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PLoS Pathog. 2015 Jun 24;11(6):e1004991. doi: 10.1371/journal.ppat.1004991. eCollection 2015 Jun.

Inter-Seasonal Influenza is Characterized by Extended Virus Transmission and Persistence.

Author information

1
Marie Bashir Institute for Infectious Diseases and Biosecurity, Charles Perkins Centre, School of Biological Sciences, and Sydney Medical School, The University of Sydney, Sydney, New South Wales, Australia.
2
World Health Organisation Collaborating Centre for Reference and Research on Influenza, Peter Doherty Institute, Melbourne, Victoria, Australia.
3
VIDRL, Peter Doherty Institute, Melbourne, Victoria, Australia; National Centre for Epidemiology and Population Health, The Australian National University, Canberra, Australian Capital Territory, Australia.
4
World Health Organisation Collaborating Centre for Reference and Research on Influenza, Peter Doherty Institute, Melbourne, Victoria, Australia; VIDRL, Peter Doherty Institute, Melbourne, Victoria, Australia.

Abstract

The factors that determine the characteristic seasonality of influenza remain enigmatic. Current models predict that occurrences of influenza outside the normal surveillance season within a temperate region largely reflect the importation of viruses from the alternate hemisphere or from equatorial regions in Asia. To help reveal the drivers of seasonality we investigated the origins and evolution of influenza viruses sampled during inter-seasonal periods in Australia. To this end we conducted an expansive phylogenetic analysis of 9912, 3804, and 3941 hemagglutinnin (HA) sequences from influenza A/H1N1pdm, A/H3N2, and B, respectively, collected globally during the period 2009-2014. Of the 1475 viruses sampled from Australia, 396 (26.8% of Australian, or 2.2% of global set) were sampled outside the monitored temperate influenza surveillance season (1 May - 31 October). Notably, rather than simply reflecting short-lived importations of virus from global localities with higher influenza prevalence, we documented a variety of more complex inter-seasonal transmission patterns including "stragglers" from the preceding season and "heralds" of the forthcoming season, and which included viruses sampled from clearly temperate regions within Australia. We also provide evidence for the persistence of influenza B virus between epidemic seasons, in which transmission of a viral lineage begins in one season and continues throughout the inter-seasonal period into the following season. Strikingly, a disproportionately high number of inter-seasonal influenza transmission events occurred in tropical and subtropical regions of Australia, providing further evidence that climate plays an important role in shaping patterns of influenza seasonality.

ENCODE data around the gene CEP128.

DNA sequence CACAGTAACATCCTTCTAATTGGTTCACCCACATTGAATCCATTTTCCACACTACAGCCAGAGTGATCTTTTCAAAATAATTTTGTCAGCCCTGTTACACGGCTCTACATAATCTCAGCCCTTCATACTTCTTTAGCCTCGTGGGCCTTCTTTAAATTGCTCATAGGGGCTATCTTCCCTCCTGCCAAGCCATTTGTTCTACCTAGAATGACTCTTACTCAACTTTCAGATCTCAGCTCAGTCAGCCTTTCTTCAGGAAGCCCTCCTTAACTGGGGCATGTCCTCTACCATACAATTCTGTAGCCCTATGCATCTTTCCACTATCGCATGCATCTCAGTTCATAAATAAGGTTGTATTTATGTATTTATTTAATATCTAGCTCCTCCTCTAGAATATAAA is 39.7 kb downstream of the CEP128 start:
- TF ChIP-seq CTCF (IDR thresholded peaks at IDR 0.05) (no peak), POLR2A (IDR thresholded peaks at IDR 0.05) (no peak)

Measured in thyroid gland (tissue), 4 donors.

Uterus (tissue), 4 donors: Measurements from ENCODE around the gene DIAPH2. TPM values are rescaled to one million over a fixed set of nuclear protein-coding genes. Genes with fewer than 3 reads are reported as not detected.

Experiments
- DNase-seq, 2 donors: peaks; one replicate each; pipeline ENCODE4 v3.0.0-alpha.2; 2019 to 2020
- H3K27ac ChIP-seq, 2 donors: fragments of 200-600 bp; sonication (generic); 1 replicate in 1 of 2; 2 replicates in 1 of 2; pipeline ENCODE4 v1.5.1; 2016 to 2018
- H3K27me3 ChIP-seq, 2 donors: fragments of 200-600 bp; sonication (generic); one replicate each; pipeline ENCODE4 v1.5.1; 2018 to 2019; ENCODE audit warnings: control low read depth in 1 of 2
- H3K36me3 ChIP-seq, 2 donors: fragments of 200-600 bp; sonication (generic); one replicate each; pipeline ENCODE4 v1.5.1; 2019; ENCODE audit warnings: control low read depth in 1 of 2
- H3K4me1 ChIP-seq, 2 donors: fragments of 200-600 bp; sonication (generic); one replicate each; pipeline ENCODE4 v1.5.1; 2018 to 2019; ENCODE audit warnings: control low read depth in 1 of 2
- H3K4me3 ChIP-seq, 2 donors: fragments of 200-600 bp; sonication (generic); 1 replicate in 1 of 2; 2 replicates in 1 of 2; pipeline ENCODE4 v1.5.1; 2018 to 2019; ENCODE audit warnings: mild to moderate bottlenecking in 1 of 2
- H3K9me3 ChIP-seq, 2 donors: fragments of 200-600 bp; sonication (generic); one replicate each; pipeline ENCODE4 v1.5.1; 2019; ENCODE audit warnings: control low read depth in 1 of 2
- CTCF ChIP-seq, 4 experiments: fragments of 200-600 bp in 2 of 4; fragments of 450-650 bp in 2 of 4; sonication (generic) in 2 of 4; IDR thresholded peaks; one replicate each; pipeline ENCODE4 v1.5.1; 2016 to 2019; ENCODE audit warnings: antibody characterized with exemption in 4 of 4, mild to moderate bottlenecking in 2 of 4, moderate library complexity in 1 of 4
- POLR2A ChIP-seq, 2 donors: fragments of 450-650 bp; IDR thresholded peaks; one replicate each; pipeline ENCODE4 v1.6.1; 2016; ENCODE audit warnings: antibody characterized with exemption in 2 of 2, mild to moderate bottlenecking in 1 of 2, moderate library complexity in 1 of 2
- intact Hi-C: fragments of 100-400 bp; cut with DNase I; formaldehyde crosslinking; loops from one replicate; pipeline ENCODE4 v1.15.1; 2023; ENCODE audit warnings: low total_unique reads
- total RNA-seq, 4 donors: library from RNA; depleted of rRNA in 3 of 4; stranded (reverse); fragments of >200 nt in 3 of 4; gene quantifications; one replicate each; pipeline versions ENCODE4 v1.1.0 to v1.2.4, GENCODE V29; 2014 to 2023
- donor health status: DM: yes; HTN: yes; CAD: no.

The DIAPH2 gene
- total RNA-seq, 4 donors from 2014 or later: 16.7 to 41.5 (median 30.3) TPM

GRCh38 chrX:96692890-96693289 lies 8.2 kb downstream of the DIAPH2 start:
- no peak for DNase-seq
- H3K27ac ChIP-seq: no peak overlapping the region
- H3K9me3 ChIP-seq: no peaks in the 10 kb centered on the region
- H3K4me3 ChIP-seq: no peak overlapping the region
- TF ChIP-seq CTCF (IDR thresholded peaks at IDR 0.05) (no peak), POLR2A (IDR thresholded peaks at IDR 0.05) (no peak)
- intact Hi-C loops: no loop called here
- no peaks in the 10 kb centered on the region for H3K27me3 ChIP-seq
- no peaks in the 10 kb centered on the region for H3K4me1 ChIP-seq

PMID:
26107631
PMCID:
PMC4479464
DOI:
10.1371/journal.ppat.1004991
[Indexed for MEDLINE]
Free PMC Article

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